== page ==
We all know that there are ample physical benefits of biking: A heart and a pair of lungs as strong as tanks, the astronomical amount of calories burned, the low impact on the joints, a strengthened immune system, increased muscle tone, better stamina, etcetera, etcetera . But my Big Book of Bicycling reports the lesser-known perks of biking and I can’t keep them to myself! After 6 years of commuting by bicycle, I agree with all of the below. Hear this:

“1. IT KEEPS YOU SHARP. Concentration: Activities that require balance, quick reactions, and decision-making skills–like martial arts, gymnastics, and cycling–best control Attention Deficit Hyperactivity Disorder (ADHD) in children.
Memory: For the hippocampus–a region of the brain that controls long-term and spatial memory–bigger is better. And as with the rest of your body’s muscles, exercise makes the hippocampus grow. Reports show that exercise helps older adults retain cognitive function and avoid disorders like Alzheimer’s and dementia.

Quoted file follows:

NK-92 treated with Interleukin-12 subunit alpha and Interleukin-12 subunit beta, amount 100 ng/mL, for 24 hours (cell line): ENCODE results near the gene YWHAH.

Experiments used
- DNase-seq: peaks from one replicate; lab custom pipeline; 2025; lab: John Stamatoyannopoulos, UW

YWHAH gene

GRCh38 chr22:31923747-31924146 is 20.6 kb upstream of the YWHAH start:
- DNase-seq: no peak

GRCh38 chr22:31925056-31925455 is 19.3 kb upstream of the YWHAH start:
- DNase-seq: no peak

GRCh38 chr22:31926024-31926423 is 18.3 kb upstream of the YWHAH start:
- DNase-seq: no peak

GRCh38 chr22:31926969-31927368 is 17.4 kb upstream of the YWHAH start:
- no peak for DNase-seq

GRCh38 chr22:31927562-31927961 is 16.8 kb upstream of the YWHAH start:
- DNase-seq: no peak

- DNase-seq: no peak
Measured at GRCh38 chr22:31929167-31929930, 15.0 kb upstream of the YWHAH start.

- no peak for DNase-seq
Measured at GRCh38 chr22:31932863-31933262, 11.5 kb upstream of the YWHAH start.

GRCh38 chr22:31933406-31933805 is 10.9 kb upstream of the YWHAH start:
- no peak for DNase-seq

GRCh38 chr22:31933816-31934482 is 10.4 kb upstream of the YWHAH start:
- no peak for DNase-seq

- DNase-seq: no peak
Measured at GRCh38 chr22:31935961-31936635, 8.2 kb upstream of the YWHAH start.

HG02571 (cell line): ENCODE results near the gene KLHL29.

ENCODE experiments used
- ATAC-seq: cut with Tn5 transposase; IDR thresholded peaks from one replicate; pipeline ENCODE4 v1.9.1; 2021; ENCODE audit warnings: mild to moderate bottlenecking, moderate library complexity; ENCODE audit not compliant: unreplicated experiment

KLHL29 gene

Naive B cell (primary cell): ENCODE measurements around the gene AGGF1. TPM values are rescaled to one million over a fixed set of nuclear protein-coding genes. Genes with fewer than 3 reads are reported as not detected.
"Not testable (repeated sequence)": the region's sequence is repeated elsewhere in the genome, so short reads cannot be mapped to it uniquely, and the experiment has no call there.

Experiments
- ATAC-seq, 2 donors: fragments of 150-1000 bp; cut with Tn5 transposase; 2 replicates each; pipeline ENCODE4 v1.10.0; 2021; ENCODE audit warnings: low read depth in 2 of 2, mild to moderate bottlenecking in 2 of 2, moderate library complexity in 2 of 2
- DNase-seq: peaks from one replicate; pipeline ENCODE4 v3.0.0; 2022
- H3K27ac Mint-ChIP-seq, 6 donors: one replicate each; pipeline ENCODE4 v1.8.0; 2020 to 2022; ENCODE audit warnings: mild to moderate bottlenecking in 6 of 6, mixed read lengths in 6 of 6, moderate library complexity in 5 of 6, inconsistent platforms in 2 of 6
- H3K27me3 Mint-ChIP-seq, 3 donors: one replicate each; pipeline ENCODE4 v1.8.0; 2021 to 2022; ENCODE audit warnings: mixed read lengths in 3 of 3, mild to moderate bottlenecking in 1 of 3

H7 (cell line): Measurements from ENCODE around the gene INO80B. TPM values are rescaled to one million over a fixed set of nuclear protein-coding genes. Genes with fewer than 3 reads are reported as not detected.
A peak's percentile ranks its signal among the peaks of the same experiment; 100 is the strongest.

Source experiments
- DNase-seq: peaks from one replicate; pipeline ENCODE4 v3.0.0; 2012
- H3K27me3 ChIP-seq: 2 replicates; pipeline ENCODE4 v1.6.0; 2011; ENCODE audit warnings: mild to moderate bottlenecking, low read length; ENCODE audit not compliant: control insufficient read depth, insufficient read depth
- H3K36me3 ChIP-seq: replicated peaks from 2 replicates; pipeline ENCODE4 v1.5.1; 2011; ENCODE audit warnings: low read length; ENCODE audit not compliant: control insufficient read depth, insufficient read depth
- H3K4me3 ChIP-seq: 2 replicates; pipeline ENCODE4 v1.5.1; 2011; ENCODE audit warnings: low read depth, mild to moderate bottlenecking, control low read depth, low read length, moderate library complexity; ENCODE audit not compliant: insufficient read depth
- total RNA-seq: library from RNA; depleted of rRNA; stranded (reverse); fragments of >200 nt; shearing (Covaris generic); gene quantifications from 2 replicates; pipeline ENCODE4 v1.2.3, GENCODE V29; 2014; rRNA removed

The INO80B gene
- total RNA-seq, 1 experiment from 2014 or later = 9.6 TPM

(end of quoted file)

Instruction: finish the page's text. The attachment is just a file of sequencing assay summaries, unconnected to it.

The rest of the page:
2. IT REDUCES STRESS. Research has shown that vigorous exercise is so effective at quelling anxiety and depression that some patients have been able to reduce or eliminate the use of medications such as Prozac and Zoloft. People who get regular vigorous exercise are less likely to develop anxiety disorders and depression.
3. IT MAKES YOU HAPPIER. Exposure to plants and the outdoors has been linked to reduced aggression in inner-city residents. Exercise increases your body’s production of endorphins–and sends them to the same part of the brain that are activated when we fall in love.